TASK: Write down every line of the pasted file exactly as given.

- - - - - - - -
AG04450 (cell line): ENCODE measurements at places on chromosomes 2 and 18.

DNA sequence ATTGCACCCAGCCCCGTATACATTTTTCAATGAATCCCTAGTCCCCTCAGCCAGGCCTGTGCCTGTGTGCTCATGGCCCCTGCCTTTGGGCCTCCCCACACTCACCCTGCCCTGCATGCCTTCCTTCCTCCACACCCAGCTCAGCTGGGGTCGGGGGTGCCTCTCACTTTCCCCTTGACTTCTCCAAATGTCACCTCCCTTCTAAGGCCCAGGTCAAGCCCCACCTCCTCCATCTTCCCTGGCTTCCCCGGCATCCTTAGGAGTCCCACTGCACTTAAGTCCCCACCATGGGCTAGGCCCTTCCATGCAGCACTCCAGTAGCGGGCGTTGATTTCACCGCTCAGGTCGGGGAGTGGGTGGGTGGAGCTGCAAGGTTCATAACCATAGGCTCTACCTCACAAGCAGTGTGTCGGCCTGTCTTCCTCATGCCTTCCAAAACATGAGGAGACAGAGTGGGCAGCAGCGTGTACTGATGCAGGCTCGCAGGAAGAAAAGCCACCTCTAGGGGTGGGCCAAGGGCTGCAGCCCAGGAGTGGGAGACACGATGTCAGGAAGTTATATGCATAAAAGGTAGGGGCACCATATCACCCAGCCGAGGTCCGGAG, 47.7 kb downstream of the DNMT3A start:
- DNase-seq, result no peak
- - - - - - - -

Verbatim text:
AG04450 (cell line): ENCODE measurements at places on chromosomes 2 and 18.

DNA sequence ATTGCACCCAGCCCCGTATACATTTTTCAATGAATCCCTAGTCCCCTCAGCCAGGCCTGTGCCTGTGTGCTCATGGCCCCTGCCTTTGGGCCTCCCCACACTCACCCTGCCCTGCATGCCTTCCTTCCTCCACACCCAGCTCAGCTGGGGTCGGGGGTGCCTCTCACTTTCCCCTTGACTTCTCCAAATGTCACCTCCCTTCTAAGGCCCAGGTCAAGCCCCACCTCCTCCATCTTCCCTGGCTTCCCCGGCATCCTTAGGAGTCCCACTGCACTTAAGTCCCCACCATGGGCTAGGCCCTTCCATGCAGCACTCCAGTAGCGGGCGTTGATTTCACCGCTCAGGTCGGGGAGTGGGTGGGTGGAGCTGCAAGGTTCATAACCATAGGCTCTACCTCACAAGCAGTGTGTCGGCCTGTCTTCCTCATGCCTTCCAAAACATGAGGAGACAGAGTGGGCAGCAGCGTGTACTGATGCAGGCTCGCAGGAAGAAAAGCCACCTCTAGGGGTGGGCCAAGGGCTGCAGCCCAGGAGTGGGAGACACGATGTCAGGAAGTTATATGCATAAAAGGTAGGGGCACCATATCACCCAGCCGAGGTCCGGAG, 47.7 kb downstream of the DNMT3A start:
- DNase-seq, result no peak